An self made man who grew up in an English orphanage but supported by the priest who ran the place, suffers in all the right schools then leaves for America where his lack of pedigree are no longer important but the right accent is. We enter the story immediately following his death with his five sons and wife grieving and an unknown woman writes saying that her two sons are children of the dead man have a claim to part of the dead mans estate. Each chapter is told about different personalities and the family’s secrets are reveled.
Overall I enjoyed this book, the characters where almost all very waspy types and effortlessly rich. I did find the pacing fairly slow and I was quite happy to put this down and read something else for a while at times.
I never felt that I really knew or felt for any of the characters much. It was told from a totally god like third person, telling us the backgrounds and feelings of people who where dead without any explanation as to where the information came from. This slightly annoyed me. I think the constantly changing perspectives meant that we as a reader never feel that we wanted one person to triumph over the others, or even care much at all what happened. It felt a little shallow and thin overall.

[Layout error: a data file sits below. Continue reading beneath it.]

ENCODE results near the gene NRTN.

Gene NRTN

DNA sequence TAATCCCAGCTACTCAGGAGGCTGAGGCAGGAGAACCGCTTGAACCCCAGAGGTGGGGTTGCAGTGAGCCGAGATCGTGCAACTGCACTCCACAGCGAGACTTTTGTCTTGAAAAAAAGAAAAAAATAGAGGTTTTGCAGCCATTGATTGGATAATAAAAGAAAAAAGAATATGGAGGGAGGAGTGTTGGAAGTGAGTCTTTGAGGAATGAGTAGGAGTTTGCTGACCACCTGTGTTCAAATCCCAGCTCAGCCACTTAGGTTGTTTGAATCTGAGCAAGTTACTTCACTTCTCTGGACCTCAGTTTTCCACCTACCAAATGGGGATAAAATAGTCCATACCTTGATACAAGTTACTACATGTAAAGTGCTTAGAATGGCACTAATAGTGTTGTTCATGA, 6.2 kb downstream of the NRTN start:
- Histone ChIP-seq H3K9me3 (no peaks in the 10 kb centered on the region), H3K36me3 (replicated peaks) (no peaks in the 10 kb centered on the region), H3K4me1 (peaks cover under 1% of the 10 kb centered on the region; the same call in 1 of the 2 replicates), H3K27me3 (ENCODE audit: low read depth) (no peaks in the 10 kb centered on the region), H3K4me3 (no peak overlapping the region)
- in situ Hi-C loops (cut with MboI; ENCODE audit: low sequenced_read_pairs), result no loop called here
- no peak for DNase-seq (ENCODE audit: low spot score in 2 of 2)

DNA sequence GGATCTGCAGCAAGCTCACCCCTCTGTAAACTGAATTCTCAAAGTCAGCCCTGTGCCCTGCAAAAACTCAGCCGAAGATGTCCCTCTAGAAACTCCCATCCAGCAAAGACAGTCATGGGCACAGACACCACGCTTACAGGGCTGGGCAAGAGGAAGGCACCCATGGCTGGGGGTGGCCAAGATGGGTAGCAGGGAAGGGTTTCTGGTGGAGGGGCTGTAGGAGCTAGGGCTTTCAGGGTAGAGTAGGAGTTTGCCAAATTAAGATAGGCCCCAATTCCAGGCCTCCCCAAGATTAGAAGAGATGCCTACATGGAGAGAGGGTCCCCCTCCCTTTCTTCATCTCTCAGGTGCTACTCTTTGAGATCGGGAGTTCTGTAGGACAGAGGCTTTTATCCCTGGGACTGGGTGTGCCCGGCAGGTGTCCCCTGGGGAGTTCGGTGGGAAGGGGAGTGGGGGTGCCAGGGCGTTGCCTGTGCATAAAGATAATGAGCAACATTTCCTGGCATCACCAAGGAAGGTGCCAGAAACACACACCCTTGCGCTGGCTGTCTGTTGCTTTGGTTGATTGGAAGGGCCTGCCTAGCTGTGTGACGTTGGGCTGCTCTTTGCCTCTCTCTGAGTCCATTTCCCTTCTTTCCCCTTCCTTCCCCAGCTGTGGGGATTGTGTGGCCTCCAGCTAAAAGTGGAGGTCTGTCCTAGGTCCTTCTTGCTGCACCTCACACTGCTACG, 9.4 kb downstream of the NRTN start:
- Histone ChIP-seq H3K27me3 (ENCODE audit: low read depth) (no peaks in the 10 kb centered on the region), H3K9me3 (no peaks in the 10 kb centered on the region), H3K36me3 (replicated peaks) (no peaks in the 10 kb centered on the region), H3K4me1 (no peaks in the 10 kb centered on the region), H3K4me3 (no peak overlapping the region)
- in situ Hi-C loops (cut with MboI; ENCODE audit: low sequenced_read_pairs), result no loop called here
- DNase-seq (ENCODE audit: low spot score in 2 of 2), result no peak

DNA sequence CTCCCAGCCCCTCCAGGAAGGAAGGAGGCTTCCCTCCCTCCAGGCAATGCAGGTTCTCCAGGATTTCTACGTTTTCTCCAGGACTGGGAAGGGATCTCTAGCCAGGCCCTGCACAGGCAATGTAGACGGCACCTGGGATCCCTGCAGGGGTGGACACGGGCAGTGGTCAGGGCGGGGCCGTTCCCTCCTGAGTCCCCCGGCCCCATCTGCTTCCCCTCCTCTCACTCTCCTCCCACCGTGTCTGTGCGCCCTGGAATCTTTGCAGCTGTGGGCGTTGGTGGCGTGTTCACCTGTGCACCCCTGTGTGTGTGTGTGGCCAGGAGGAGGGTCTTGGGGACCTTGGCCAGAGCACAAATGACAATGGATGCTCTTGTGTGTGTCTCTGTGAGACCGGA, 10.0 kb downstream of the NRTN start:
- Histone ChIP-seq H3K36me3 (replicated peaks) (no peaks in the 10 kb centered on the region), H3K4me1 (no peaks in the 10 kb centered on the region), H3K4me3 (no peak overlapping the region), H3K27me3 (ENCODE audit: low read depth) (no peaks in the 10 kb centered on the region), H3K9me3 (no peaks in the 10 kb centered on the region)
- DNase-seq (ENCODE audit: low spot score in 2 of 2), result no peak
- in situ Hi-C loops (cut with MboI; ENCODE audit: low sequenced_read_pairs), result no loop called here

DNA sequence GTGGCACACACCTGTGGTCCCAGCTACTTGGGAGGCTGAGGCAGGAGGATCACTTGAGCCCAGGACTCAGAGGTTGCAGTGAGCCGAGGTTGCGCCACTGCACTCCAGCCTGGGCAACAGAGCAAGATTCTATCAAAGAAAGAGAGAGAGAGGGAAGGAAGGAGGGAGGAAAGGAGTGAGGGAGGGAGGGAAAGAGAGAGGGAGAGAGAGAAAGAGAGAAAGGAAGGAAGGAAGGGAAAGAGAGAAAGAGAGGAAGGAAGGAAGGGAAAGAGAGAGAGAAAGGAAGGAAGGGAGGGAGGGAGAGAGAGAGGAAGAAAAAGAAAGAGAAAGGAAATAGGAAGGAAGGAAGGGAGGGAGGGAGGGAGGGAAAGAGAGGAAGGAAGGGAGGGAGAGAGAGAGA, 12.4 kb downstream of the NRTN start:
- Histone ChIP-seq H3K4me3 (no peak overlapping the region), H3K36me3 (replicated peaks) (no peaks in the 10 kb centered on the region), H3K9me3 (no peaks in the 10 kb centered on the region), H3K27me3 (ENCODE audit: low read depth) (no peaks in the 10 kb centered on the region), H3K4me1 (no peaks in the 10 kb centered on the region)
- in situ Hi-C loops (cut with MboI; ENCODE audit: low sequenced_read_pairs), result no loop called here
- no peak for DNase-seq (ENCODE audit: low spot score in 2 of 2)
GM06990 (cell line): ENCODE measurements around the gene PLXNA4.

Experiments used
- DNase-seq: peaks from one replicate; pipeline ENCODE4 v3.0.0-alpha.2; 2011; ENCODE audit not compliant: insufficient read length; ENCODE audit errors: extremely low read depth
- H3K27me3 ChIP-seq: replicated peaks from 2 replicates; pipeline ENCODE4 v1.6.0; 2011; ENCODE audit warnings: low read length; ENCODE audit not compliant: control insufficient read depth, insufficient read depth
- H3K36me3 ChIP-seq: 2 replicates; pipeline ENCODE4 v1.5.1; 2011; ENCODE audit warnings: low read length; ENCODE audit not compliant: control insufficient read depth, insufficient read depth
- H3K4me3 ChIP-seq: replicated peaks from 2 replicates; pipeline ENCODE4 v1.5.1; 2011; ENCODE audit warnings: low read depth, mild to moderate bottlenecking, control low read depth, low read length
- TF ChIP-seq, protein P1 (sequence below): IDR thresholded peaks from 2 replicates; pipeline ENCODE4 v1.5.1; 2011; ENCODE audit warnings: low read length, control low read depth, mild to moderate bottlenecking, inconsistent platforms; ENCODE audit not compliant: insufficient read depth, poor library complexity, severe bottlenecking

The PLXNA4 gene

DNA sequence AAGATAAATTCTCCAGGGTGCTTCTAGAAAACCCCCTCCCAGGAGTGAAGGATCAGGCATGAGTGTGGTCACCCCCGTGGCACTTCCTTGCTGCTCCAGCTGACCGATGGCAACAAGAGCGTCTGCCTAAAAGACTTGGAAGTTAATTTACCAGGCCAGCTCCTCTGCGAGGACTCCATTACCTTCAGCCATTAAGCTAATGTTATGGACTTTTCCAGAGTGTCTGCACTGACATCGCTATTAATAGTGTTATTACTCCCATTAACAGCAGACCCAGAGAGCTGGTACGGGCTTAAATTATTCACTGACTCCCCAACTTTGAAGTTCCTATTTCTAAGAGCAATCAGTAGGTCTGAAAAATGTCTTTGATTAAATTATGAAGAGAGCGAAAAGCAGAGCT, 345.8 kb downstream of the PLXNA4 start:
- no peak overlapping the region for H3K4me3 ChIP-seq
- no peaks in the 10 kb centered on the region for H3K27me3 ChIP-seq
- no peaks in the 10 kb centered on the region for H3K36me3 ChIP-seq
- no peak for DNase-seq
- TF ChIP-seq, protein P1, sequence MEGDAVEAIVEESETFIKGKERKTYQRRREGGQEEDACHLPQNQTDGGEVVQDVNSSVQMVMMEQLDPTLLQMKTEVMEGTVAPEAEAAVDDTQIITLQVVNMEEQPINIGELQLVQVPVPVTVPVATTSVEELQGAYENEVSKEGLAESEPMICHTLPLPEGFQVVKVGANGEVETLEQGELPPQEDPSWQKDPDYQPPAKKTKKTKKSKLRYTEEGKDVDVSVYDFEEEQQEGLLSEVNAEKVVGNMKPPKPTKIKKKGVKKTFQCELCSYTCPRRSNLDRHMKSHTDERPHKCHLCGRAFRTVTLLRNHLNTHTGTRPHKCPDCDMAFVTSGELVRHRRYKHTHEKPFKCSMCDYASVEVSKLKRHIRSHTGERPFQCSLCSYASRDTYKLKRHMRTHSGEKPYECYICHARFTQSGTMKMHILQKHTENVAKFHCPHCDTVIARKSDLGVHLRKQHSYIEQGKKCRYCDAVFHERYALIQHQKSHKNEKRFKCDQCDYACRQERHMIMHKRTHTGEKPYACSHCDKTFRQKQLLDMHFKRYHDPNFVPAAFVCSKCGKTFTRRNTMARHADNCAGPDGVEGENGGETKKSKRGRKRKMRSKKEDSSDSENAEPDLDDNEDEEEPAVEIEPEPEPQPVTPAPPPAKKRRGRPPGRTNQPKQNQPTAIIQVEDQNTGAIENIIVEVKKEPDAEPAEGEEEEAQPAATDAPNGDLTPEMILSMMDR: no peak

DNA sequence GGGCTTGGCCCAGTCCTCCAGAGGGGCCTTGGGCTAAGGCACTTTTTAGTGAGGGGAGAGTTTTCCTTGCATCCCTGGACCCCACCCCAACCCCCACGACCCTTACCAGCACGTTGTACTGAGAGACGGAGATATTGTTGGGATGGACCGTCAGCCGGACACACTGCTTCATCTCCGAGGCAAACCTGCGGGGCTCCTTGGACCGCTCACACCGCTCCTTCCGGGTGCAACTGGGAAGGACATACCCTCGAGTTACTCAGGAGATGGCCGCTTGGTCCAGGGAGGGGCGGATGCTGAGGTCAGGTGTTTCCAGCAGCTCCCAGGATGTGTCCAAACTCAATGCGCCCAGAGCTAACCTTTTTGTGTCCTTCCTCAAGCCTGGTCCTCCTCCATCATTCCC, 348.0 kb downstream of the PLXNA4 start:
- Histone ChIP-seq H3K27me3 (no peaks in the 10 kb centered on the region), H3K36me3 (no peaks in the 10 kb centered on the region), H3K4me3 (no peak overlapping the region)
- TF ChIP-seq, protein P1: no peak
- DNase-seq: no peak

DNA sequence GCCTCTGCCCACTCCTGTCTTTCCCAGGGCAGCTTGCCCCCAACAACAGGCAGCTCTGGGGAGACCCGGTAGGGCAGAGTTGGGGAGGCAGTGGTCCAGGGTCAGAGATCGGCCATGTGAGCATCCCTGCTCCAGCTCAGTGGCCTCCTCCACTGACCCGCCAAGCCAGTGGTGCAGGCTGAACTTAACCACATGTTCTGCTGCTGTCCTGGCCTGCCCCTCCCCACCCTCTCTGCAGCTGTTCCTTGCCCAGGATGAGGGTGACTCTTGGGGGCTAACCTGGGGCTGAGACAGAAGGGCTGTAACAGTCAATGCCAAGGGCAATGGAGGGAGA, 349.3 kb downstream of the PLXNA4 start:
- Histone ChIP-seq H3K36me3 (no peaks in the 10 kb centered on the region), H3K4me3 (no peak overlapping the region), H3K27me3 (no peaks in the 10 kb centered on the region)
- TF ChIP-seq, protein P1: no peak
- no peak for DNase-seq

I found the ending annoyed me though, it really spoiled the book for me, not because it was bad, it just wasn’t anything a bit of a damp squib. A strong start but seemed to lose it’s way in the last 20% of the book.
On goodreads I rated it a 3 but it is probably more like 2.5. I have read a lot of good books recently and this one will be forgotten very quickly. Fairly well written but overall unmemorable with characters that I could take or leave. I never really got to feel very strongly about any of them at all.
About the Author
Susan Rieger has written one other novel, the Divorce Papers. Before her literary career she had a legal career including teaching at Yale. She lives in New York City with her husband who is also and author.